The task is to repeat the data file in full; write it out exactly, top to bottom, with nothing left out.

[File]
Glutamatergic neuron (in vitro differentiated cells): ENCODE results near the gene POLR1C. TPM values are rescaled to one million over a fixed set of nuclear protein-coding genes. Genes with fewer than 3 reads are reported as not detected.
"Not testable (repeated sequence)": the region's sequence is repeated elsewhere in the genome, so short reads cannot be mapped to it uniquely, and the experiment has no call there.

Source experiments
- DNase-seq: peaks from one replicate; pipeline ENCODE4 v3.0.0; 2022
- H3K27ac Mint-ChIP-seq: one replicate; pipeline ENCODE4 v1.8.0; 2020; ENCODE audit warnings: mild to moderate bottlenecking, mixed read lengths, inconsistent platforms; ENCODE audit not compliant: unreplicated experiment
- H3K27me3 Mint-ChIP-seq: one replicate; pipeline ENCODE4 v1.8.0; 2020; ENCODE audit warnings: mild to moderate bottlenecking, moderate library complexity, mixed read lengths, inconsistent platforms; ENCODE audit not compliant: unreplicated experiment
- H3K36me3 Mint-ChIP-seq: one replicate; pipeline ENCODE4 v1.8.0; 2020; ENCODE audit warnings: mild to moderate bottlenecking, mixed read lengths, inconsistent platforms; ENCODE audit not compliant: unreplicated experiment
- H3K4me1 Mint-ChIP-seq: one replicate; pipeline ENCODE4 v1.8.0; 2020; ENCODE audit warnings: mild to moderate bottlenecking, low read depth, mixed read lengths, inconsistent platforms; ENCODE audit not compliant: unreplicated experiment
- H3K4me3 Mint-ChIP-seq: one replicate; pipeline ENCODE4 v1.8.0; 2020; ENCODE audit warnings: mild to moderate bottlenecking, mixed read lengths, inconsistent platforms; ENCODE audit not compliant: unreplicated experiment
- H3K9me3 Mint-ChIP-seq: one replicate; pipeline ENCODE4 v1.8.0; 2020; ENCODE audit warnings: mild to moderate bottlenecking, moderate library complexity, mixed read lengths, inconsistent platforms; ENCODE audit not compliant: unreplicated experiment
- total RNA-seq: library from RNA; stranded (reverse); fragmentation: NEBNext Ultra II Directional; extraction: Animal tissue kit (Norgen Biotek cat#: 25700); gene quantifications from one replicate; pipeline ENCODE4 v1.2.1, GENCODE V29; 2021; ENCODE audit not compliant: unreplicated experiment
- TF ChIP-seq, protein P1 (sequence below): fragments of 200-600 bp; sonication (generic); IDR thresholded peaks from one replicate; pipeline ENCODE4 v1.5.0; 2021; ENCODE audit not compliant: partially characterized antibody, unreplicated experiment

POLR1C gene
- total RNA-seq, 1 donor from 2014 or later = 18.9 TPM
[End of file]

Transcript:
Glutamatergic neuron (in vitro differentiated cells): ENCODE results near the gene POLR1C. TPM values are rescaled to one million over a fixed set of nuclear protein-coding genes. Genes with fewer than 3 reads are reported as not detected.
"Not testable (repeated sequence)": the region's sequence is repeated elsewhere in the genome, so short reads cannot be mapped to it uniquely, and the experiment has no call there.

Source experiments
- DNase-seq: peaks from one replicate; pipeline ENCODE4 v3.0.0; 2022
- H3K27ac Mint-ChIP-seq: one replicate; pipeline ENCODE4 v1.8.0; 2020; ENCODE audit warnings: mild to moderate bottlenecking, mixed read lengths, inconsistent platforms; ENCODE audit not compliant: unreplicated experiment
- H3K27me3 Mint-ChIP-seq: one replicate; pipeline ENCODE4 v1.8.0; 2020; ENCODE audit warnings: mild to moderate bottlenecking, moderate library complexity, mixed read lengths, inconsistent platforms; ENCODE audit not compliant: unreplicated experiment
- H3K36me3 Mint-ChIP-seq: one replicate; pipeline ENCODE4 v1.8.0; 2020; ENCODE audit warnings: mild to moderate bottlenecking, mixed read lengths, inconsistent platforms; ENCODE audit not compliant: unreplicated experiment
- H3K4me1 Mint-ChIP-seq: one replicate; pipeline ENCODE4 v1.8.0; 2020; ENCODE audit warnings: mild to moderate bottlenecking, low read depth, mixed read lengths, inconsistent platforms; ENCODE audit not compliant: unreplicated experiment
- H3K4me3 Mint-ChIP-seq: one replicate; pipeline ENCODE4 v1.8.0; 2020; ENCODE audit warnings: mild to moderate bottlenecking, mixed read lengths, inconsistent platforms; ENCODE audit not compliant: unreplicated experiment
- H3K9me3 Mint-ChIP-seq: one replicate; pipeline ENCODE4 v1.8.0; 2020; ENCODE audit warnings: mild to moderate bottlenecking, moderate library complexity, mixed read lengths, inconsistent platforms; ENCODE audit not compliant: unreplicated experiment
- total RNA-seq: library from RNA; stranded (reverse); fragmentation: NEBNext Ultra II Directional; extraction: Animal tissue kit (Norgen Biotek cat#: 25700); gene quantifications from one replicate; pipeline ENCODE4 v1.2.1, GENCODE V29; 2021; ENCODE audit not compliant: unreplicated experiment
- TF ChIP-seq, protein P1 (sequence below): fragments of 200-600 bp; sonication (generic); IDR thresholded peaks from one replicate; pipeline ENCODE4 v1.5.0; 2021; ENCODE audit not compliant: partially characterized antibody, unreplicated experiment

POLR1C gene
- total RNA-seq, 1 donor from 2014 or later = 18.9 TPM